Direct Measurement of Denitrification Loss from Soils: I. Laboratory Evaluation of Acetylene Inhibition of Nitrous Oxide Reduction1
- J. C. Ryden,
- L. J. Lund and
- D. D. Focht2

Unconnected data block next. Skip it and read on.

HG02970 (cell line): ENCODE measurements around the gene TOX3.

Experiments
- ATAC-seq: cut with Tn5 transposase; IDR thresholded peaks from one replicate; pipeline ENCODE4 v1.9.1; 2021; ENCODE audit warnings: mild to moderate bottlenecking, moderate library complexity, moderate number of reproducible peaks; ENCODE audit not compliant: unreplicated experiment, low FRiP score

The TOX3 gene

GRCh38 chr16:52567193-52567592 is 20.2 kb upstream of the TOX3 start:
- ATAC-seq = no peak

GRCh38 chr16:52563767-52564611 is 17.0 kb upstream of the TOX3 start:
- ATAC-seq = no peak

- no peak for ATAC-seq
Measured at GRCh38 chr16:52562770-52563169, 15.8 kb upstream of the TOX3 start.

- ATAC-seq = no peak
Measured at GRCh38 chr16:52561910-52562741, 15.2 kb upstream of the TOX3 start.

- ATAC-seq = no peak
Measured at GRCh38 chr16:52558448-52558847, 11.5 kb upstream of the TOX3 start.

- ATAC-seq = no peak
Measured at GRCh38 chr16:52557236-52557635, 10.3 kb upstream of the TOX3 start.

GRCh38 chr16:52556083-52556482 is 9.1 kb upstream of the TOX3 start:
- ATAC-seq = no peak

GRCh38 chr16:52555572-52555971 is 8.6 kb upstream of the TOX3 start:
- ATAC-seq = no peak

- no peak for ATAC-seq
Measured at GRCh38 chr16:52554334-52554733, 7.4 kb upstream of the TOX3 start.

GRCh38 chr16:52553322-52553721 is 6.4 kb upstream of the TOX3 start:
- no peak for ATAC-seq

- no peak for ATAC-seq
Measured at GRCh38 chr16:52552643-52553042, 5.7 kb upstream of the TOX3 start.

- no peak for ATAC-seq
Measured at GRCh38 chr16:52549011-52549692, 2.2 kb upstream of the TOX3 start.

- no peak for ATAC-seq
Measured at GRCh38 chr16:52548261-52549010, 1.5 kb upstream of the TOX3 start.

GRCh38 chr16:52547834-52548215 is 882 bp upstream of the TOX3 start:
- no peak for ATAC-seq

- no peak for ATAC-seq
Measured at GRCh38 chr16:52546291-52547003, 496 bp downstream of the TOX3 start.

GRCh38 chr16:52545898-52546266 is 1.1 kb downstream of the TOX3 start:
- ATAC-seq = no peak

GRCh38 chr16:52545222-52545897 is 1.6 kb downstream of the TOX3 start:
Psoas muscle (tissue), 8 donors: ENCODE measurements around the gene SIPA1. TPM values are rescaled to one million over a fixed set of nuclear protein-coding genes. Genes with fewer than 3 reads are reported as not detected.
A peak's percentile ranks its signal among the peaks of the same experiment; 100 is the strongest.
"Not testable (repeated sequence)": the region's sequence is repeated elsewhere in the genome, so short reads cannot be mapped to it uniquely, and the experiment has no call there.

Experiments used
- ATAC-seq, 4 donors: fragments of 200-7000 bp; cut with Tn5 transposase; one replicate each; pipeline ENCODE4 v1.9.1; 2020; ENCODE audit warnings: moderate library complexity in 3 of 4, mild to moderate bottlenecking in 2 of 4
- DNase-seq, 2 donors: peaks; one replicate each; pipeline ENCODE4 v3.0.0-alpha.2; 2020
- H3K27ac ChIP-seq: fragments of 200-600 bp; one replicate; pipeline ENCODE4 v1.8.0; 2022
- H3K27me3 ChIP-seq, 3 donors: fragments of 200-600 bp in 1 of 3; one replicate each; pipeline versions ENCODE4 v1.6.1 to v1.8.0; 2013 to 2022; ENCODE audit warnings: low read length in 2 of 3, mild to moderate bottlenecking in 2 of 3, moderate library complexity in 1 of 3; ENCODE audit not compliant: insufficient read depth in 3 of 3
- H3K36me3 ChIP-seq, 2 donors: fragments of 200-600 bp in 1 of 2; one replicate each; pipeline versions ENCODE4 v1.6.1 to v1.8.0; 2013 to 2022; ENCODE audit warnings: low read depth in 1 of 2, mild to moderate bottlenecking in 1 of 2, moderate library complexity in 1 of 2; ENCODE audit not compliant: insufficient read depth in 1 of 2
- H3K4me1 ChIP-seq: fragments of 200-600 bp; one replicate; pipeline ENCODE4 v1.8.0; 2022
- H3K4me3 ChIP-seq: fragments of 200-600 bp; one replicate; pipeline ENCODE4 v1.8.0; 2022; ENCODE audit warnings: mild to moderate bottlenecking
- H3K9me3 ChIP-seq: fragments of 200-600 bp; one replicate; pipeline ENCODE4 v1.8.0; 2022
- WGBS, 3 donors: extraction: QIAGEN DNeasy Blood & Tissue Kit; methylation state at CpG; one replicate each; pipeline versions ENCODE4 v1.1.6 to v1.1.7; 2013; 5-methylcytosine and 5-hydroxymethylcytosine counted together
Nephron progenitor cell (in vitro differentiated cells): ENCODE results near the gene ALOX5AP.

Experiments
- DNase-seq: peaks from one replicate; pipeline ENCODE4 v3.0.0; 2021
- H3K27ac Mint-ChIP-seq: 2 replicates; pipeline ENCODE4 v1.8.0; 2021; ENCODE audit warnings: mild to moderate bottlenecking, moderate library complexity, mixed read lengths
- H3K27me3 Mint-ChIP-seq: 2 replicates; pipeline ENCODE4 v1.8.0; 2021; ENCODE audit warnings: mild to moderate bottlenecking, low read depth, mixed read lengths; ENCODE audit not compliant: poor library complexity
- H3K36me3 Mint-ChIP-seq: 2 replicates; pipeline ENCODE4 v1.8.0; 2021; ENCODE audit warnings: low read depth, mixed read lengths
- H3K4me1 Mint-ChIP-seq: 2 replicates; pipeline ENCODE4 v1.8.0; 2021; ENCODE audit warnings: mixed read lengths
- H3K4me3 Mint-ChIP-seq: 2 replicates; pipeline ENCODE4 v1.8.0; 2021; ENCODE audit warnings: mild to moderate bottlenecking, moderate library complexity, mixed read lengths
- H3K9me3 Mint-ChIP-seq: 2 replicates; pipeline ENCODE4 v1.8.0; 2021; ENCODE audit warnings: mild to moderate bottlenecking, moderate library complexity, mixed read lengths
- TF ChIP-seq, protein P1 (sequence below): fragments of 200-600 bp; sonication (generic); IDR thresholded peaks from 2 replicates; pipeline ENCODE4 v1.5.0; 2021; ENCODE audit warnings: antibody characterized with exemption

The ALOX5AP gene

The rate and extent of denitrification in soils incubated under helium atmospheres in the presence of acetylene (C2H2) concentrations ranging from 0.1 to 5.0% (vol/vol) was equivalent to that measured in the absence of C2H2. In the absence of C2H2, gaseous nitrogen (N) appeared as a mixture of nitrous oxide (N2O) and dinitrogen (N2), usually dominated by N2, whereas in the presence of C2H2 gaseous N appeared exclusively as N2O. An C2H2 concentration of 1.0% was also sufficient to maintain inhibition of N2O reduction even when the soil nitrate supply had been exhausted. Overall respiration of incubation systems, measured as carbon dioxide evolution, was also unaffected by the presence of C2H2. Similar findings were obtained when soils were incubated under argon-oxygen (4:1) atmospheres containing 1.0% C2H2. The inhibitory effect of C2H2 was virtually instantaneous when a 1.0% C2H2 concentration was established in an actively denitrifying soil. Diffusion of C2H2 into soils packed to their maximum bulk density and held at 5% air-filled porosity was also sufficiently rapid to induce essentially complete inhibition of N2O reduction during incubation in air using a 15N-labeled nitrate addition to the soil. The extent of denitrification varied among soils and ranged from 54 to 154 µg N/g under helium atmospheres, and from 15 to 106 µg N/g under argon-oxygen atmospheres, after 200 hours incubation. Ratios of N2/N2O were essentially the same whether measured directly or calculated from the difference in N2O production in the presence and absence of C2H2. The findings are discussed with respect to the use of the C2H2 inhibition technique for direct infield measurement of denitrification.Please view the pdf by using the Full Text (PDF) link under 'View' to the left.
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